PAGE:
From this nootropic survey of nearly 2000 people, weightlifting was rated as the 3rd best intervention overall at improving cognitive performance.[3] It was the only one of the top 3 that wasn’t an amphetamine, and it’s rated higher than . . .

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Written by Leisureguy

30 June 2022 at 4:09 pm

Trying Stokes Purple® potatoes

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Raw Stokes Purple® potatoes

I’ve had a bee in my bonnet about purple potatoes, partly from reviewing the value of eating colorful foods and partly from reading about how satiating potatoes are. Moreover, potatoes are a good source of potassium.

My interest increased when I discovered that, after I got my pacemaker, my fasting blood glucose was much improved and potatoes in particular did not spike them as before (provided I chilled the potatoes after cooking to make the starch resistant, and I ate a moderate amount around mid-day (rather than late in the day)). 

So I’ve been looking for purple potatoes, and yesterday found at Whole Foods a bin of Stokes Purple® potatoes. After searching on-line for how to cook them and not finding anything that suited me, I just went with what seem logical — namely, slicing a potato into chunks, tossing those with a little olive oil, and cooking them in my Cosori “air fryer” (convection oven) on the “Fries” setting (which cooks at 380ºF for 25 minutes).

Roasted Stokes Purple® sweet potatoes on Chef’s Planet prep taxi

At the right is a photo of the outcome. One of the slices is cut open to reveal the purple interior, and I ate that one to verify it was done. In fact, I think I’ll try cooking them for 22 minutes and see how that goes.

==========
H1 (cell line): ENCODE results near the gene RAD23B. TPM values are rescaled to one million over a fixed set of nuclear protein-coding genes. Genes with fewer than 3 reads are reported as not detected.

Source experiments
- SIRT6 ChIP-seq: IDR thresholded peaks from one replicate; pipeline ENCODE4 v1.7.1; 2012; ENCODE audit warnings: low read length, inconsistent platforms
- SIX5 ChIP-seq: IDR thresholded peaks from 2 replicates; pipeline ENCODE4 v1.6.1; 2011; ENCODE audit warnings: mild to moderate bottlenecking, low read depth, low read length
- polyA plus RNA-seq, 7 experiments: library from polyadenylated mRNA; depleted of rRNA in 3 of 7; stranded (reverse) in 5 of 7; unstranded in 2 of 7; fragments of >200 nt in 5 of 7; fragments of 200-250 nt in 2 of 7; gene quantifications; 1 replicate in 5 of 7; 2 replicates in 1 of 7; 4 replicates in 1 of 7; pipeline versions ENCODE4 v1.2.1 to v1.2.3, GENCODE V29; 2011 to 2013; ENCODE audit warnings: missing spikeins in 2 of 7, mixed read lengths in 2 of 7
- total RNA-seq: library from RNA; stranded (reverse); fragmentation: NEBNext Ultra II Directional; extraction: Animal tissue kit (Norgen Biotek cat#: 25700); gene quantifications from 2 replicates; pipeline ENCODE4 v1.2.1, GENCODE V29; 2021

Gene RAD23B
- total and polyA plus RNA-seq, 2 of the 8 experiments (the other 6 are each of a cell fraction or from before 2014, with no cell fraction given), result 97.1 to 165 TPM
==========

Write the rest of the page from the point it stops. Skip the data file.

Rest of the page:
UPDATE: The second batch I cooked with the potatoes whole, not cut up as in the photo. I rinsed potatoes well, let them dry, rubbed with a little olive oil, then roasted them in my “air fryer” at 380ºF for 25 minutes. When I tested them by poking them with a fork, there was a little too much resistance, so I gave them another 5 minutes. They came out perfectly done, with the interior pulled away a bit from the skin. (I do eat the skin, but some do not. If you don’t, the skin is easy to remove after the potatoes cool. I think cooking with the skin on improves the texture by retaining moisture so the potato sort of steams in its own jacket.) I refrigerated the cooked potatoes overnight, and they’re delicious and sweet. /update

I will now chill the roasted potato to have tomorrow — perhaps a few in a salad with an oil and vinegar dressing (this one). And I’l now go ahead and roast the other two potatoes.

I think these will be a regular. These are somewhat sweet, particularly after being refrigerated, but not intensely so.

Purple Stokes® potatoes seem to be a commercial crop in California and North Carolina, and of course those who have a kitchen garden can grow purple potatoes at will, though the Stokes brand may be limited to commercial production.

This also may be of interest:

Written by Leisureguy

30 June 2022 at 3:02 pm

Unraveling the tangled network of history: The Fateful Lovers’ Suicide that put the World at War